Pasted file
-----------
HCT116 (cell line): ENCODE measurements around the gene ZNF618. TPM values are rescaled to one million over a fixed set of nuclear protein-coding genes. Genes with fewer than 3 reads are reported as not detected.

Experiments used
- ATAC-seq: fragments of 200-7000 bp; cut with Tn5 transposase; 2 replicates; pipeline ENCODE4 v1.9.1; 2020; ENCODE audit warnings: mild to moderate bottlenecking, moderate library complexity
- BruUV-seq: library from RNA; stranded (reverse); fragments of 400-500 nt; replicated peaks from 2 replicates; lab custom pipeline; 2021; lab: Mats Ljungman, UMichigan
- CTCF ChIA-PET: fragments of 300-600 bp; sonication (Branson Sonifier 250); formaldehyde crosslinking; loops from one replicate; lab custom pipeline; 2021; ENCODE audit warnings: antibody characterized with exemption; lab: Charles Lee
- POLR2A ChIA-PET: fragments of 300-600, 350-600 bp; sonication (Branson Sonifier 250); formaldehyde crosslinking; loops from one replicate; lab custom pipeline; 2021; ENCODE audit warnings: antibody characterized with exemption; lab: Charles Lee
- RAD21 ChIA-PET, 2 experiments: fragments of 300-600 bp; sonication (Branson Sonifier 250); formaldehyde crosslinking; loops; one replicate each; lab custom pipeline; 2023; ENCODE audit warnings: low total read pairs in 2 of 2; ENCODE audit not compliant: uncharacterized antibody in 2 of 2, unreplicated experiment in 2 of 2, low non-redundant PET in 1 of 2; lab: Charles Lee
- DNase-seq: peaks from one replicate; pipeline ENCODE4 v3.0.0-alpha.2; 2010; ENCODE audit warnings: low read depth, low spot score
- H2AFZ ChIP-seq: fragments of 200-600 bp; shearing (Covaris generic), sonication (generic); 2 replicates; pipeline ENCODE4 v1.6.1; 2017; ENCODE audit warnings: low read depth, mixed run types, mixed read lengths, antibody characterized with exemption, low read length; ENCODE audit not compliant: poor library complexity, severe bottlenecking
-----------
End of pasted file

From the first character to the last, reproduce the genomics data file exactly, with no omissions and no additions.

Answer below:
HCT116 (cell line): ENCODE measurements around the gene ZNF618. TPM values are rescaled to one million over a fixed set of nuclear protein-coding genes. Genes with fewer than 3 reads are reported as not detected.

Experiments used
- ATAC-seq: fragments of 200-7000 bp; cut with Tn5 transposase; 2 replicates; pipeline ENCODE4 v1.9.1; 2020; ENCODE audit warnings: mild to moderate bottlenecking, moderate library complexity
- BruUV-seq: library from RNA; stranded (reverse); fragments of 400-500 nt; replicated peaks from 2 replicates; lab custom pipeline; 2021; lab: Mats Ljungman, UMichigan
- CTCF ChIA-PET: fragments of 300-600 bp; sonication (Branson Sonifier 250); formaldehyde crosslinking; loops from one replicate; lab custom pipeline; 2021; ENCODE audit warnings: antibody characterized with exemption; lab: Charles Lee
- POLR2A ChIA-PET: fragments of 300-600, 350-600 bp; sonication (Branson Sonifier 250); formaldehyde crosslinking; loops from one replicate; lab custom pipeline; 2021; ENCODE audit warnings: antibody characterized with exemption; lab: Charles Lee
- RAD21 ChIA-PET, 2 experiments: fragments of 300-600 bp; sonication (Branson Sonifier 250); formaldehyde crosslinking; loops; one replicate each; lab custom pipeline; 2023; ENCODE audit warnings: low total read pairs in 2 of 2; ENCODE audit not compliant: uncharacterized antibody in 2 of 2, unreplicated experiment in 2 of 2, low non-redundant PET in 1 of 2; lab: Charles Lee
- DNase-seq: peaks from one replicate; pipeline ENCODE4 v3.0.0-alpha.2; 2010; ENCODE audit warnings: low read depth, low spot score
- H2AFZ ChIP-seq: fragments of 200-600 bp; shearing (Covaris generic), sonication (generic); 2 replicates; pipeline ENCODE4 v1.6.1; 2017; ENCODE audit warnings: low read depth, mixed run types, mixed read lengths, antibody characterized with exemption, low read length; ENCODE audit not compliant: poor library complexity, severe bottlenecking